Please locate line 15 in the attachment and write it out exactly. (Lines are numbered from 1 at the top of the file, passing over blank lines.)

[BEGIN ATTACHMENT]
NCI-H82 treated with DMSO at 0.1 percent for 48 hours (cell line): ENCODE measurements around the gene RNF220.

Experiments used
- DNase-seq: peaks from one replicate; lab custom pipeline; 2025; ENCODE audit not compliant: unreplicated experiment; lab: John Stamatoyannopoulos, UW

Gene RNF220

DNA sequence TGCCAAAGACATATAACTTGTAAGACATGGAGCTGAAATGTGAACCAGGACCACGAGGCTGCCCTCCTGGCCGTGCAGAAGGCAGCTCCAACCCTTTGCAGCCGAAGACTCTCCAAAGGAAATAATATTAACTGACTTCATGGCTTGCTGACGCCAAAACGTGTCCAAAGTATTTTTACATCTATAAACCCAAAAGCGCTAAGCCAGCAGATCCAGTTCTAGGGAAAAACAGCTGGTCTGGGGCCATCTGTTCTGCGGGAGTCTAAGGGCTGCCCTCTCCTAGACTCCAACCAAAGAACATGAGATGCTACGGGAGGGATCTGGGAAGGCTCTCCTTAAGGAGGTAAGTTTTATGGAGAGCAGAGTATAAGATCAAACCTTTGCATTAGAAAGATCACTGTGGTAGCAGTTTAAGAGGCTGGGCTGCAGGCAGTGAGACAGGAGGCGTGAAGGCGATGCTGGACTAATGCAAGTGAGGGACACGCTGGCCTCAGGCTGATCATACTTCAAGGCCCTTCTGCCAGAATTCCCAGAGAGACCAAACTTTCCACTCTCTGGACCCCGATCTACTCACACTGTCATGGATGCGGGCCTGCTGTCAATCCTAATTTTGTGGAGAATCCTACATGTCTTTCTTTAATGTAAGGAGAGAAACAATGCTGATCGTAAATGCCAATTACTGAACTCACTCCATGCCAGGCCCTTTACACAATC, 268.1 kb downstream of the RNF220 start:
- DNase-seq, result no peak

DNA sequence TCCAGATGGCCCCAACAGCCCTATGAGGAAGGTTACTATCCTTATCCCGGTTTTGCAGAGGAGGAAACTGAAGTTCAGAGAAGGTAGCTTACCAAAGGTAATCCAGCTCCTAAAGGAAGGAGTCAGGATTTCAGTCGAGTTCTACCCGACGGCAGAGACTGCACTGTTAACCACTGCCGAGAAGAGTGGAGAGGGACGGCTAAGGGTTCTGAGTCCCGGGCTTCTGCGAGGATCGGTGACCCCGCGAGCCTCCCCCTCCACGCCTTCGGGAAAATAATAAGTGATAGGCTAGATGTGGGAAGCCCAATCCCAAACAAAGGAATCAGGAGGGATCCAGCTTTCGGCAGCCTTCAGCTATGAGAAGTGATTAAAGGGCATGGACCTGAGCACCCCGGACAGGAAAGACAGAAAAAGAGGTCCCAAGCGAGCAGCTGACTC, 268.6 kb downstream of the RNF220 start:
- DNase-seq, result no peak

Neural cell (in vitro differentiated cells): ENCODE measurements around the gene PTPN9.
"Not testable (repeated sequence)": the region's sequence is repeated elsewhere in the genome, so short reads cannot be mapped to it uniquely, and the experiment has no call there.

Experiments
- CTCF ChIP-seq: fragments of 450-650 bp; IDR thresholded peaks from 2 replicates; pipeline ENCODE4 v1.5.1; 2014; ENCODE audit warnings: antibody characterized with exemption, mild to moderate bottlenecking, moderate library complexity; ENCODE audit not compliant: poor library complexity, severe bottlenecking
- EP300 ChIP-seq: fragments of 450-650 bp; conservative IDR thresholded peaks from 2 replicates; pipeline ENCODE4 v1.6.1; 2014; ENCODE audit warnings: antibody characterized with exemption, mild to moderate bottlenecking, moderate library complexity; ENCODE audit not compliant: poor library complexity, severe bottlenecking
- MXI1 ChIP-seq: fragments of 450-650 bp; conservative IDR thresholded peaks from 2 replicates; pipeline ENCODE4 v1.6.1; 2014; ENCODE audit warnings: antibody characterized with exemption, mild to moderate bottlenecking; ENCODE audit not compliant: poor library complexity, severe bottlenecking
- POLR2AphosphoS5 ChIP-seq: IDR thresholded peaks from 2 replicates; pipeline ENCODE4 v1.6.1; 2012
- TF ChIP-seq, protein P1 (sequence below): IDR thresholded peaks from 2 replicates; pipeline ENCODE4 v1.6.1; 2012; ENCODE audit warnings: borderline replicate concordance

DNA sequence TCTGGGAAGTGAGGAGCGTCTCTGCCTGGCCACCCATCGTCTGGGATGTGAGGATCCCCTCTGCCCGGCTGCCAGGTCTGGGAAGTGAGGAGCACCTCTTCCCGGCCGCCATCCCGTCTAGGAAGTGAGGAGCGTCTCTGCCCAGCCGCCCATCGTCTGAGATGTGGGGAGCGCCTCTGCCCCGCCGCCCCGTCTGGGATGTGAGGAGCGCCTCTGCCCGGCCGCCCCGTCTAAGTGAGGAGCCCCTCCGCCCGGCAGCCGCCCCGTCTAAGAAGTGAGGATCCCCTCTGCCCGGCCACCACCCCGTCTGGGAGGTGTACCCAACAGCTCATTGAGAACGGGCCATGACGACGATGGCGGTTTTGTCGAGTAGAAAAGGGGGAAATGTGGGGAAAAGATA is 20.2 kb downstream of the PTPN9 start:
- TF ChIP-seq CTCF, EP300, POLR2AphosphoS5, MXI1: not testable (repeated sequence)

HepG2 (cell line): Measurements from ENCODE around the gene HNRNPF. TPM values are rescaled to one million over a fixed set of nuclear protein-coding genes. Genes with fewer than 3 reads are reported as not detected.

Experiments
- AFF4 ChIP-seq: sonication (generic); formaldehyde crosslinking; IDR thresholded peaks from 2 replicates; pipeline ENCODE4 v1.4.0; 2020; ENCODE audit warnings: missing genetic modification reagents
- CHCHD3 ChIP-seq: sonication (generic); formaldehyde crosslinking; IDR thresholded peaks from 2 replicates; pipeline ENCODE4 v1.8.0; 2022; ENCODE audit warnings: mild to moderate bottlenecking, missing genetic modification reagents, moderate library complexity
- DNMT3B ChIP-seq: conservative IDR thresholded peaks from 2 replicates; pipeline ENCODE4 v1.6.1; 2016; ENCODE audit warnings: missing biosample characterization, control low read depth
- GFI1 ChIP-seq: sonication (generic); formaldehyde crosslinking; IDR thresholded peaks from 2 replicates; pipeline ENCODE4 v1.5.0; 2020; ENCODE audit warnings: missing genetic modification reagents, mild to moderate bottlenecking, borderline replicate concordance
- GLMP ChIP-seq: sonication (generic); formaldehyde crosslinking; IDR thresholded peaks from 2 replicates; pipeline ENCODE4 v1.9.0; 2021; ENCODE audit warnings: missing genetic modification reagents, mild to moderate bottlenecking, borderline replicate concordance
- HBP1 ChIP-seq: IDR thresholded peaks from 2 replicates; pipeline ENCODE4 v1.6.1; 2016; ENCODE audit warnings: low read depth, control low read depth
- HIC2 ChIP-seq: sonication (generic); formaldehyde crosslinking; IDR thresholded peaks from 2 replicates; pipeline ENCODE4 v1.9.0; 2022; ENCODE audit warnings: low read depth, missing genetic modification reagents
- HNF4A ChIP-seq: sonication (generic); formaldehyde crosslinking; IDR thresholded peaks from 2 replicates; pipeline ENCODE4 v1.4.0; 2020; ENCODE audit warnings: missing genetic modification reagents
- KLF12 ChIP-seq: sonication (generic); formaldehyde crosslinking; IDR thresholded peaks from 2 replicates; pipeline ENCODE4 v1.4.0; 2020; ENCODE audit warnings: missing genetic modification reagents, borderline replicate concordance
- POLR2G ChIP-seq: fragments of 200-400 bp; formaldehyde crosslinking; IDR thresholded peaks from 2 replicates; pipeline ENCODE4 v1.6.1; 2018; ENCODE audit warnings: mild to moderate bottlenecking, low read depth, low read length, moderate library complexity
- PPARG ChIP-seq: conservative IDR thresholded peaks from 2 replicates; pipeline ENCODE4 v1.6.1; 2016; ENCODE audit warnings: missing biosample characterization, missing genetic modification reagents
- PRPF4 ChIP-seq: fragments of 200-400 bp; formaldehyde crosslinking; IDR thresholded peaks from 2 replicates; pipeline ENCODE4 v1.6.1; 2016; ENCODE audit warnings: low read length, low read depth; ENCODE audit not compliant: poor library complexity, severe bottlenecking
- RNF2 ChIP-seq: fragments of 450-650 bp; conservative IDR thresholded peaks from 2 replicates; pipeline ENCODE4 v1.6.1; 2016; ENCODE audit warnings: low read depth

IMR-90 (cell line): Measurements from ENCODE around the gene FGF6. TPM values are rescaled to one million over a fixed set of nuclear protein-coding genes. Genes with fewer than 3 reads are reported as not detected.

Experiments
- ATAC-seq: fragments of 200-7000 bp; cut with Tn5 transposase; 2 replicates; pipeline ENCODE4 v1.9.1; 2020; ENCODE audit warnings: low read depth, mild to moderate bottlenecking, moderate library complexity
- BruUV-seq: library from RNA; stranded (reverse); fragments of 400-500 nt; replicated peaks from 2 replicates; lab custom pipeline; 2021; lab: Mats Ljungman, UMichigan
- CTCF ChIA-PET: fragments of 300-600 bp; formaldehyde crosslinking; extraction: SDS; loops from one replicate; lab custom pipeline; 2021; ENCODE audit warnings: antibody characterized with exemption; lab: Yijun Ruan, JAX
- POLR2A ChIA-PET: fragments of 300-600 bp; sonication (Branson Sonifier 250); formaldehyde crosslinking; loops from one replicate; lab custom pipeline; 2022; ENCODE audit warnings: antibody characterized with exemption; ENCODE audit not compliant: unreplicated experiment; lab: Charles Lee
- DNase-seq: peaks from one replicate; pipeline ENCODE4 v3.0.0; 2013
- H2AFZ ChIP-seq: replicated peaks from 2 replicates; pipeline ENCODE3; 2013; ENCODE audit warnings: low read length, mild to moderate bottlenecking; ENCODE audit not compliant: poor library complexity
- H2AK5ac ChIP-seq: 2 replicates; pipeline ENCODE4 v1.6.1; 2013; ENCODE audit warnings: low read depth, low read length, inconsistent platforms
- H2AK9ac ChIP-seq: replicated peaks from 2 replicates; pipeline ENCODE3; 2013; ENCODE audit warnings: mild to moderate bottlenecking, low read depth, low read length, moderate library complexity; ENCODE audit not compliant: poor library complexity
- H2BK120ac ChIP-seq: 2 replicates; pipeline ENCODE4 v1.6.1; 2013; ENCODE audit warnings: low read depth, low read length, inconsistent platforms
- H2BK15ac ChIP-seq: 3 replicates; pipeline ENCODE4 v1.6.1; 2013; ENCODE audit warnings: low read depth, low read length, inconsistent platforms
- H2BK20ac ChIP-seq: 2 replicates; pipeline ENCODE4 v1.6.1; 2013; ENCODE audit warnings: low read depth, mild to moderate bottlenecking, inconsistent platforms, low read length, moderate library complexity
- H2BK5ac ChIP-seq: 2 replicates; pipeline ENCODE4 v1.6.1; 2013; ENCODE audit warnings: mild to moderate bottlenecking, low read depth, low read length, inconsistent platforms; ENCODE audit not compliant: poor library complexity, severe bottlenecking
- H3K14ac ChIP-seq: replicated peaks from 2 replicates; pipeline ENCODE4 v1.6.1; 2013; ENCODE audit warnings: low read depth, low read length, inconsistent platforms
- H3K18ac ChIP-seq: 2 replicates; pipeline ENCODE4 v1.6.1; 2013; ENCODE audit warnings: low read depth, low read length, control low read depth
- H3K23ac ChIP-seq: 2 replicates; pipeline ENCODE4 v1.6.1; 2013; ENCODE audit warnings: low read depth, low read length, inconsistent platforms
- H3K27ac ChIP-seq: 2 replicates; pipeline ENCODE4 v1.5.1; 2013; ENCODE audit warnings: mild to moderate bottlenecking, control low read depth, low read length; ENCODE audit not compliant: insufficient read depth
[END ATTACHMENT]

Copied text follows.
- POLR2AphosphoS5 ChIP-seq: IDR thresholded peaks from 2 replicates; pipeline ENCODE4 v1.6.1; 2012